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Average Inflation Targeting

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Author Info

  • Nessen, Marianne
  • Vestin, David

Abstract

The analysis of this paper demonstrates that when the Phillips curve has forward-looking components, a goal for average inflation--i.e., targeting a j-period average of one-period inflation rates--will cause inflation expectations to change in a way that improves the short-run trade-off faced by the monetary policymaker. Average inflation targeting is thus an example of a "modified" loss function, which when implemented in a discretionary fashion results in more efficient outcomes from the standpoint of the true social objective (inflation targeting under commitment), than the discretionary pursuit of the true objective itself. In purely forward-looking models, average inflation targeting is dominated by price level targeting. But we also demonstrate in a micro-founded model where the Phillips curve has both forward- and backward-looking components that there are cases when the average inflation target provides more efficient outcomes than both "ordinary" one-period inflation targeting and price level targeting.

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Bibliographic Info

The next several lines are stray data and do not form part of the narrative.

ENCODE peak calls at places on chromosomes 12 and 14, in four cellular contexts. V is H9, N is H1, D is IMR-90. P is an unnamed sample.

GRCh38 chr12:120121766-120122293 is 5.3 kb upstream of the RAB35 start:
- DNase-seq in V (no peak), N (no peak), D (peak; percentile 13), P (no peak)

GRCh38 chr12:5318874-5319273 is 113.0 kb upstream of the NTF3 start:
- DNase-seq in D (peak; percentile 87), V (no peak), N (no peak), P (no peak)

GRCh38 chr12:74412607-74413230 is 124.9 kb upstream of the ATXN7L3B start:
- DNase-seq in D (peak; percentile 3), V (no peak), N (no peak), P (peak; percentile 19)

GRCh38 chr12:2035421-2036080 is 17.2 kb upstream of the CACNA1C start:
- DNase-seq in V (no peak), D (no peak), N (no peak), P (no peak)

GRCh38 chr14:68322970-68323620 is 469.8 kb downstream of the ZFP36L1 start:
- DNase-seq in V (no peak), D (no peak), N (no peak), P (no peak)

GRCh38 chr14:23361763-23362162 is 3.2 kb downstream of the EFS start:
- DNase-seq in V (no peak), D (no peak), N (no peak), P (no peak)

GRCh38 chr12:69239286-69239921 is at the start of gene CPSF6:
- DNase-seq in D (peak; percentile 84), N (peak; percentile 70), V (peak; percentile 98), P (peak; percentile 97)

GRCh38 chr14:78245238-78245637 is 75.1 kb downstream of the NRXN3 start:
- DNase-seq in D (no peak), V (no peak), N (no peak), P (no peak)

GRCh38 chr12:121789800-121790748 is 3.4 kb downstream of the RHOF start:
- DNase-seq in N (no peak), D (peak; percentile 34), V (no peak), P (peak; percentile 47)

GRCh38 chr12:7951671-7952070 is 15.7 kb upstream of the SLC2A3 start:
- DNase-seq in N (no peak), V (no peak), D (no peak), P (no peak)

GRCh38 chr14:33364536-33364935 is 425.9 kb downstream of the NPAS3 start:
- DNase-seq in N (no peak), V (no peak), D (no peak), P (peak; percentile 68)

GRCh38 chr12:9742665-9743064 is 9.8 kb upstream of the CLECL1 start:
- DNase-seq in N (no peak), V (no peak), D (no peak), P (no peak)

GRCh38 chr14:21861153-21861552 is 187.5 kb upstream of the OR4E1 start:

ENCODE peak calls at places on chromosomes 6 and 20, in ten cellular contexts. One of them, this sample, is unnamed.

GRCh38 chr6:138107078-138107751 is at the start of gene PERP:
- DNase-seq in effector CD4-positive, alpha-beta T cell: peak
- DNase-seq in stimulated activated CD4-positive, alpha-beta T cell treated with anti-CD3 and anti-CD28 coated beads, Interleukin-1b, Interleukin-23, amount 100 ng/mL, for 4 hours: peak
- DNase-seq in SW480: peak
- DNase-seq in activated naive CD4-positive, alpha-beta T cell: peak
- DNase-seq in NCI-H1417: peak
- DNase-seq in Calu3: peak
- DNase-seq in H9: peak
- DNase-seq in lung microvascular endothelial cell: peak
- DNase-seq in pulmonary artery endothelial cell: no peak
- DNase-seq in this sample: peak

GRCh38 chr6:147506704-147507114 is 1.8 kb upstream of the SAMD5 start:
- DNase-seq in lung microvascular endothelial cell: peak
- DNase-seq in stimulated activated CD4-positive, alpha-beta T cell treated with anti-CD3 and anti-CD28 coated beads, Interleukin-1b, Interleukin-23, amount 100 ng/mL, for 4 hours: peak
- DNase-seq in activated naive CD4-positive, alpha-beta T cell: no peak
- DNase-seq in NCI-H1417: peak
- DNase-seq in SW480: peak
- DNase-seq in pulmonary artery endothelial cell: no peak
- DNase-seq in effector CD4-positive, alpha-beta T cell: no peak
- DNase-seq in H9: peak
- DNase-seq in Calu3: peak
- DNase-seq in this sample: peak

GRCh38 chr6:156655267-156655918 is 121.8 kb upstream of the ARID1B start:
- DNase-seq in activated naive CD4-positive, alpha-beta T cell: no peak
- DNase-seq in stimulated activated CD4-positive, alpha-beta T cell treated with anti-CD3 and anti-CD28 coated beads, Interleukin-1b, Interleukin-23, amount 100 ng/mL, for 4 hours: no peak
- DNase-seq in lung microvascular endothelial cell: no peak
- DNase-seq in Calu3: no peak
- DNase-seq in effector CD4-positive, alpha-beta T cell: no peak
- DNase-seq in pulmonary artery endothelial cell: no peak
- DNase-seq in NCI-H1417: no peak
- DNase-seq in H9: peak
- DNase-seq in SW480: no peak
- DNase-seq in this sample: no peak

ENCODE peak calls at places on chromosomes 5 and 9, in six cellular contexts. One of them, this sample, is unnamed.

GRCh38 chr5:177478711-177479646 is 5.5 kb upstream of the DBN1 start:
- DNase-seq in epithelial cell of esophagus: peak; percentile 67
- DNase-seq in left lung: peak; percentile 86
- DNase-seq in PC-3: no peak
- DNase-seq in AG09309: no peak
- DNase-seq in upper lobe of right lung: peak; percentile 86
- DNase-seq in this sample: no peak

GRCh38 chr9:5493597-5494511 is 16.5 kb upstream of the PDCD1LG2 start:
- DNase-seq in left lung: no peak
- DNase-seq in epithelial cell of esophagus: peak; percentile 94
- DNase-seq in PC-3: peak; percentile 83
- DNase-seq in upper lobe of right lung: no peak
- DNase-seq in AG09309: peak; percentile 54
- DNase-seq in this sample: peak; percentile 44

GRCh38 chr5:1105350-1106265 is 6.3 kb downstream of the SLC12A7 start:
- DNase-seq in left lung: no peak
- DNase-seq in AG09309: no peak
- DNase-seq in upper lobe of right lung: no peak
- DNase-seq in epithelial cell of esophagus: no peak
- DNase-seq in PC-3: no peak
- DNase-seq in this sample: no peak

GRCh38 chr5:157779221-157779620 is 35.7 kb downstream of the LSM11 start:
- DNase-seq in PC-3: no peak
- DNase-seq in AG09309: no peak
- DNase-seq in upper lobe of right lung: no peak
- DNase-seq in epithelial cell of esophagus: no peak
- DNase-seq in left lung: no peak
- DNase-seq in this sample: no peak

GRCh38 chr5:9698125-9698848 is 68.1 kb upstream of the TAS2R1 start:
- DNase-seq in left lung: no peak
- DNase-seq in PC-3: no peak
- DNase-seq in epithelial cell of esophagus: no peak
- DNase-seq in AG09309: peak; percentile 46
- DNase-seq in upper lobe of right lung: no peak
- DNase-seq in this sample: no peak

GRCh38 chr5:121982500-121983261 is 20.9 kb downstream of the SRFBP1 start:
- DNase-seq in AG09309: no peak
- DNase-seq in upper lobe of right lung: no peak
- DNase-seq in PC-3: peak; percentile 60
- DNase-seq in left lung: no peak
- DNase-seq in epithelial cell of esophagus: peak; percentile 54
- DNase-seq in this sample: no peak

Article provided by Blackwell Publishing in its journal Journal of Money, Credit and Banking.

Volume (Year): 37 (2005)
Issue (Month): 5 (October)
Pages: 837-63

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Handle: RePEc:mcb:jmoncb:v:37:y:2005:i:5:p:837-63

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Web page: http://www.blackwellpublishing.com/journal.asp?ref=0022-2879

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References

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  1. Henrik Jensen, 2002. "Targeting Nominal Income Growth or Inflation?," American Economic Review, American Economic Association, vol. 92(4), pages 928-956, September.
  2. Svensson, Lars E.O., 1997. "Price Level Targeting vs. Inflation Targeting: A Free Lunch?," Seminar Papers 614, Stockholm University, Institute for International Economic Studies.
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